Michelle Coyle is president of BGSD Strategies, where she provides strategic advice for political business owners. Have a question about your business? Email her directly at email@example.com and she’ll answer them here.
Q: I’m a sole practitioner and am running at full capacity with the clients that I have now. I’m wondering when I should hire my first employee? Also wondering about the pros and cons of hiring versus subcontracting work.
A: If you’re running at full capacity, you should have already hired your first employee. Nothing scratches at my soul like hearing about businesses that are turning down revenue because they don’t have the capacity to take work on.
If we were having a face-to-face conversation and I could ask you follow-up questions, I want to know what’s prevented you from hiring up to now.
Are you happy with your business where it is? Are you financially set if an emergency happens that would inhibit your ability to work, either because you have someone else supporting you or because you’ve saved enough to live off of for months?
If the answer to any of these questions is “no,” your best path forward is to build at least a small team that can help carry the load to keep revenue coming into the business in the event that you’re incapacitated.
What type of help you should hire is dependent on the exact type of business you’re running and what your end-goals are. Generally speaking, the easiest first hires tend to be administrative support folks who can pick up the easy-but-time-consuming tasks that keep you from sitting in your zone of genius.
As for the pros and cons of hiring contractors versus payroll employees: contractors pay their own taxes, and you can often leverage their high-level expertise for much cheaper than it would cost to bring a person with equivalent experience onto payroll.
The downsides are that you cannot require a contractor to work on your schedule – this includes expecting them to show up at regularly scheduled team meetings. Moreover, the IRS might get cranky with you if you’re paying a full-time, long-term team member on a contract basis (it could be interpreted as tax evasion).
So when is it a good idea to leverage each type of labor? If the position is temporary and/or part-time, and if it involves things getting completed on a project basis, contracting might be a good option. If the intention is to keep this person on the team long-term and the primary functions of the job involve being available at any time, payroll is probably the way to go. It’s often advantageous to both parties to start someone out on a contract for a few months, and then move them on to payroll if it’s working out to be a mutually beneficial long-term arrangement. But there’s no one-size-fits-all answer to this question, so when in doubt, figure out your ideal arrangement and then run it by your lawyer and your accountant.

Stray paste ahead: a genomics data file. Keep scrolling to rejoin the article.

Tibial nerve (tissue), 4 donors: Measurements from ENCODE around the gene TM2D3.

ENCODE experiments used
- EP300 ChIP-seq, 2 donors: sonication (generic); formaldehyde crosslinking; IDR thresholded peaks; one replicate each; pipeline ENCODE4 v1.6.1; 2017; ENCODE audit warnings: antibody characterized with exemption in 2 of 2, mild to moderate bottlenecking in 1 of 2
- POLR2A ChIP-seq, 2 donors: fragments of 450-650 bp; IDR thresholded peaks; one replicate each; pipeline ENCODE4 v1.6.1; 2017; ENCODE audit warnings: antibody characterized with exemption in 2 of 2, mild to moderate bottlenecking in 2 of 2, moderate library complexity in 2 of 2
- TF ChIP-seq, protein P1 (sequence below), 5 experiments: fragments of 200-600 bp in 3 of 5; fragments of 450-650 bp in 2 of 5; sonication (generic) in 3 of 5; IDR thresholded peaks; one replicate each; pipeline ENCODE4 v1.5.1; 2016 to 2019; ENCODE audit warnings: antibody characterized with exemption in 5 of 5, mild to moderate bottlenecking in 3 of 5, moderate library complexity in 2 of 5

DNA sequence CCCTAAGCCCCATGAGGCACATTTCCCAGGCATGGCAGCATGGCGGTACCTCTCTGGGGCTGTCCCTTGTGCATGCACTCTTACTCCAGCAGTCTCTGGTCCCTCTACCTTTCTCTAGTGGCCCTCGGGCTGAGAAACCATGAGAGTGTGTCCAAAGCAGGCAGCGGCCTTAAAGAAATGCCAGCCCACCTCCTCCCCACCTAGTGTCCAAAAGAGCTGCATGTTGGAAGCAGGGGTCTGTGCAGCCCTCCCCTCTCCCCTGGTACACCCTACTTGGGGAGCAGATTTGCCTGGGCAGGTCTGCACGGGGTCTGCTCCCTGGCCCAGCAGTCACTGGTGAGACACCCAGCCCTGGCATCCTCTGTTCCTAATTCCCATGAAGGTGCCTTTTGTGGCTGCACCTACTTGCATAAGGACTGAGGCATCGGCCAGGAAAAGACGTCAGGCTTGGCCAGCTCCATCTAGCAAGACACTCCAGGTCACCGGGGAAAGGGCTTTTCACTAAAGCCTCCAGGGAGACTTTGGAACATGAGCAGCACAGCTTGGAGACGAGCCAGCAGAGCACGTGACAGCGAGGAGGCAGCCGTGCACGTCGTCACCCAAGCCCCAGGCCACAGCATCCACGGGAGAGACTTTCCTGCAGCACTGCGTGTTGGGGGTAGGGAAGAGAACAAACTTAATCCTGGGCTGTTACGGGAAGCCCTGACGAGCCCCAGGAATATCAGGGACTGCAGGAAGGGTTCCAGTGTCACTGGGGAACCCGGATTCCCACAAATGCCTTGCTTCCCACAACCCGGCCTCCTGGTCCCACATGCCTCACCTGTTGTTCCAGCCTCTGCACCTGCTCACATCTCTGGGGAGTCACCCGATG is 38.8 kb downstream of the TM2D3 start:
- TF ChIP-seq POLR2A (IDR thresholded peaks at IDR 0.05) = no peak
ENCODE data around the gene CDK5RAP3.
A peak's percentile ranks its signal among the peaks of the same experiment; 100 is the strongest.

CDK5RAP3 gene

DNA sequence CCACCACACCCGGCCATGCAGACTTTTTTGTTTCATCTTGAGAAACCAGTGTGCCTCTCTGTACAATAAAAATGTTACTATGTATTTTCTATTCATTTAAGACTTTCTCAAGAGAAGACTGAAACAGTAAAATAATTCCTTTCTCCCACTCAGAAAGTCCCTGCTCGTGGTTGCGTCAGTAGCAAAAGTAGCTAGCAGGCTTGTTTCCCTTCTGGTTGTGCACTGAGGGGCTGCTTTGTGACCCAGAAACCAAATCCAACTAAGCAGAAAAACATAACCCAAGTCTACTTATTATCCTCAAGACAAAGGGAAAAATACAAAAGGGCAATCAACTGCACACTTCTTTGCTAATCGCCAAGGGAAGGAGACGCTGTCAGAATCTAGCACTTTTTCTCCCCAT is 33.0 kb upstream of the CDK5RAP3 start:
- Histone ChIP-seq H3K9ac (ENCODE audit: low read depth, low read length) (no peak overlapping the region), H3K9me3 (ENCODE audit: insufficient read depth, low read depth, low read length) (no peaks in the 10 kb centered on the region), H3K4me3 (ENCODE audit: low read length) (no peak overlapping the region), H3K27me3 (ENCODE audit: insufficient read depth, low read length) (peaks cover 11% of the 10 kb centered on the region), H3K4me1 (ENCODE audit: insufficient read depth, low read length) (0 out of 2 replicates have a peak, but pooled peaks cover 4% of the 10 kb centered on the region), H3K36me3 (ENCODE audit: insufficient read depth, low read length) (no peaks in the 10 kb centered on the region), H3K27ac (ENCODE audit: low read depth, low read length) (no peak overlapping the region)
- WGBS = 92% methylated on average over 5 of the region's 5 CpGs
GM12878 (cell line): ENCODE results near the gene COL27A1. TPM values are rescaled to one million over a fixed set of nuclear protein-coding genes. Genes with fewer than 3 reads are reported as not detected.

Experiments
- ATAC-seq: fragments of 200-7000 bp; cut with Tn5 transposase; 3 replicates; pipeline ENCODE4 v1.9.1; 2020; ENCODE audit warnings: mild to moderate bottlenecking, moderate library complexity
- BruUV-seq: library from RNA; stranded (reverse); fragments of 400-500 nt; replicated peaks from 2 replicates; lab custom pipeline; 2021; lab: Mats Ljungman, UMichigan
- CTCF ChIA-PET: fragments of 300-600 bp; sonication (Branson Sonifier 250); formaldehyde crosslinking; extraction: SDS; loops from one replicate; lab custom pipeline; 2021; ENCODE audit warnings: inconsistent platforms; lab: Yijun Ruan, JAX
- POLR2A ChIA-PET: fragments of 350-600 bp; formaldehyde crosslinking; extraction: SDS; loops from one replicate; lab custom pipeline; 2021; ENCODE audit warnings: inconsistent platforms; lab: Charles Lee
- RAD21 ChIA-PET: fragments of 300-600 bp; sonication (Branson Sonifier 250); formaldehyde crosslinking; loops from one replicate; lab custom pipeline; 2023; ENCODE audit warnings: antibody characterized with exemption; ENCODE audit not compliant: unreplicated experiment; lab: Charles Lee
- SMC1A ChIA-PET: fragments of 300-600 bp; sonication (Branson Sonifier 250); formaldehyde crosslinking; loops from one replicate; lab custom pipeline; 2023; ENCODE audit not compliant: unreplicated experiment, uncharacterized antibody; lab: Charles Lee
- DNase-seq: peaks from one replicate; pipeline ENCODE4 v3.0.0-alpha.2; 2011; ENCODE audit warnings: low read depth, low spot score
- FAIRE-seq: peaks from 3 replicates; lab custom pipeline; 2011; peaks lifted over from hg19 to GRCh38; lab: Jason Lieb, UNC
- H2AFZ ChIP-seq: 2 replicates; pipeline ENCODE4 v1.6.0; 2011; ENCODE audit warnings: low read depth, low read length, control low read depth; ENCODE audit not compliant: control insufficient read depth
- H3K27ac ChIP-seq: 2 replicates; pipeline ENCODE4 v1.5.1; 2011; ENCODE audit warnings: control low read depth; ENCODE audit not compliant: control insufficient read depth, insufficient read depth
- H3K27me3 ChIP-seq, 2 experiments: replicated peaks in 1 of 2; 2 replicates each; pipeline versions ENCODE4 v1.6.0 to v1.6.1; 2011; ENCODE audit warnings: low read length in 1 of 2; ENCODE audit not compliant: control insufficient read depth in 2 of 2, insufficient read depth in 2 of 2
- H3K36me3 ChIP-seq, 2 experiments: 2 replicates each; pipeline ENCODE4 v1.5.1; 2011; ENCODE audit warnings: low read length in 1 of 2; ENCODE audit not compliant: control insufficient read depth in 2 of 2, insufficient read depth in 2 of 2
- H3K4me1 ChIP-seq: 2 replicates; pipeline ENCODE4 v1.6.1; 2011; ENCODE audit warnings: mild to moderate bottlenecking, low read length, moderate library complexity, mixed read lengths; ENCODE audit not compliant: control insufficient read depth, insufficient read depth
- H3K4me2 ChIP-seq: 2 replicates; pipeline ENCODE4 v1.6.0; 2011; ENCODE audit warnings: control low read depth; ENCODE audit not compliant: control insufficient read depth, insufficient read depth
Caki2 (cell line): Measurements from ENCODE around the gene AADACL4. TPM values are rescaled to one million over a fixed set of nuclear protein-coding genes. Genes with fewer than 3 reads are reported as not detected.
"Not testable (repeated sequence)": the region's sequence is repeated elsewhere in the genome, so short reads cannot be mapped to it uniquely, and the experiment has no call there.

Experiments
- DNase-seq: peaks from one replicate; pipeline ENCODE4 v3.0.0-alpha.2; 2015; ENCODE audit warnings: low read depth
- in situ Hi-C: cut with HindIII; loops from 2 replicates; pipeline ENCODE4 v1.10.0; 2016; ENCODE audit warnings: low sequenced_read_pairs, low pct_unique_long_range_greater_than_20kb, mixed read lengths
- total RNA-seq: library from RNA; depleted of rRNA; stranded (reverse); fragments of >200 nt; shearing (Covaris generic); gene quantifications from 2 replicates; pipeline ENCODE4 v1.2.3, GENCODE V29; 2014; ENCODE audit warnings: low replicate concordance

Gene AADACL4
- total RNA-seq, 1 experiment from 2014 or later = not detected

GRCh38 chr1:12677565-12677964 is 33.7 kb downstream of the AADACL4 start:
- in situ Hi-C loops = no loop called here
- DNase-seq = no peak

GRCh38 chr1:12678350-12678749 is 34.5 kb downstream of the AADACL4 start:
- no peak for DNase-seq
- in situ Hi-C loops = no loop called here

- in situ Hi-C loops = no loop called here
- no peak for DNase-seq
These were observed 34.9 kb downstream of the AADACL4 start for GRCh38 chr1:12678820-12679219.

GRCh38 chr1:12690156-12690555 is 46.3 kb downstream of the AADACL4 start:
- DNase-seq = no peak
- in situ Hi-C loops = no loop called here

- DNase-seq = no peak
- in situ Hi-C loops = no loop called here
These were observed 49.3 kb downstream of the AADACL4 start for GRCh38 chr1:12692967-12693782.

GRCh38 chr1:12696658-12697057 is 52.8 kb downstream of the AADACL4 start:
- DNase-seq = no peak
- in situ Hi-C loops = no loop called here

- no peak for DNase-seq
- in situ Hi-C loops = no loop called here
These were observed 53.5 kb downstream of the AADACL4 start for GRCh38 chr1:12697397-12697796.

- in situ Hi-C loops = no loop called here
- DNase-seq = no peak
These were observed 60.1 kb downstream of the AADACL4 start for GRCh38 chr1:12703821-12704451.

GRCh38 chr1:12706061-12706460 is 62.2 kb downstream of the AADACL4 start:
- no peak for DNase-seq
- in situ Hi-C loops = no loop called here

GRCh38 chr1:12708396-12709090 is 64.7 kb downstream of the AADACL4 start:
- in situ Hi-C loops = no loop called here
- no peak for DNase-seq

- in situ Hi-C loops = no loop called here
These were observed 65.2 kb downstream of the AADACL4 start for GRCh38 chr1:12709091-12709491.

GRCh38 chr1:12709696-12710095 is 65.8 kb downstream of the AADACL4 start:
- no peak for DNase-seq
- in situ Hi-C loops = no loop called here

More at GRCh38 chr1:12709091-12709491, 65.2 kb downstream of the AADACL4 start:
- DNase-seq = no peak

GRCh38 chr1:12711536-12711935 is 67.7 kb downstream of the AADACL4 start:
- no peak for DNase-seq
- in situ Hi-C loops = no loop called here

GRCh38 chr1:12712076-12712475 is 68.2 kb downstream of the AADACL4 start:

Q: I’ve been offered the opportunity to run a well-regarded state party, but am hesitant to step away from my business. Can I put my relationship with clients on hold for a cycle, or should I stay put?
A: I hate to sound like a broken record in this column, but I would want many more details about the current state of your business and your future objectives before I would advise you either way on this.
Assuming you’ve got other folks working with you in your business, this is a great time to assess if there’s someone — or multiple someones — on your staff ready to step up and take on a more senior role in the business. And if you already have business partners, even better.
If you’re a solo practitioner, or are working with a skeleton crew of entry-level folks and contractors, this is a tougher call.
It’s hard to replace the brand equity bump (political folks call it “Name ID”) that comes from holding such a high-level position when it comes to your future business prospects. If your business can keep running without you, or if you’re in a position to take the financial hit for a couple of years and then start back up, I’d probably advise you to accept this gig. If it’s the latter, expect to be starting largely from scratch in terms of re-building your client base when you’re ready to come back, but you may be pleasantly surprised.
Q: We feel like we’ve reached the limit of how much strategic advice we can provide and are looking to build products that are more quantifiable. Any suggestions for how to get started doing that?
A: I love this question, thank you for asking it!
First off, baseline advice: launching a product is a lot of work. If you’ve never done it before, take your assumption of how hard it’s going to be and then triple that. There’s a rational market reason that product companies in the aggregate are so much more valuable than service companies: it’s way easier to replicate a service.
When you’re launching a product, you’re taking on a big risk: you could end up losing a lot of time and money if it flops. You’re also standing to gain a great reward: your company’s value could increase exponentially if your product takes off.
When considering this particular undertaking, it is very important to slow your roll and do your due diligence. I have witnessed some very sad cases of people rushing to build something because their spouse or their friends told them it was a great idea, only to find out that there wasn’t really a market for it. Don’t be that guy.
Before you launch a new product, you need to analyze the overall market, do your competitive analysis, survey the crap out of your potential end-users, and build a financial model. This will help you estimate when you’re going to be able to recoup your investment, among other things.
If you don’t know what I’m talking about or don’t really know how to do one or more of these things, hire someone who can help you (*ahem*). You will save yourself so much heartache in the long run, even if the result of your analysis is to kill your idea and go back to the drawing board.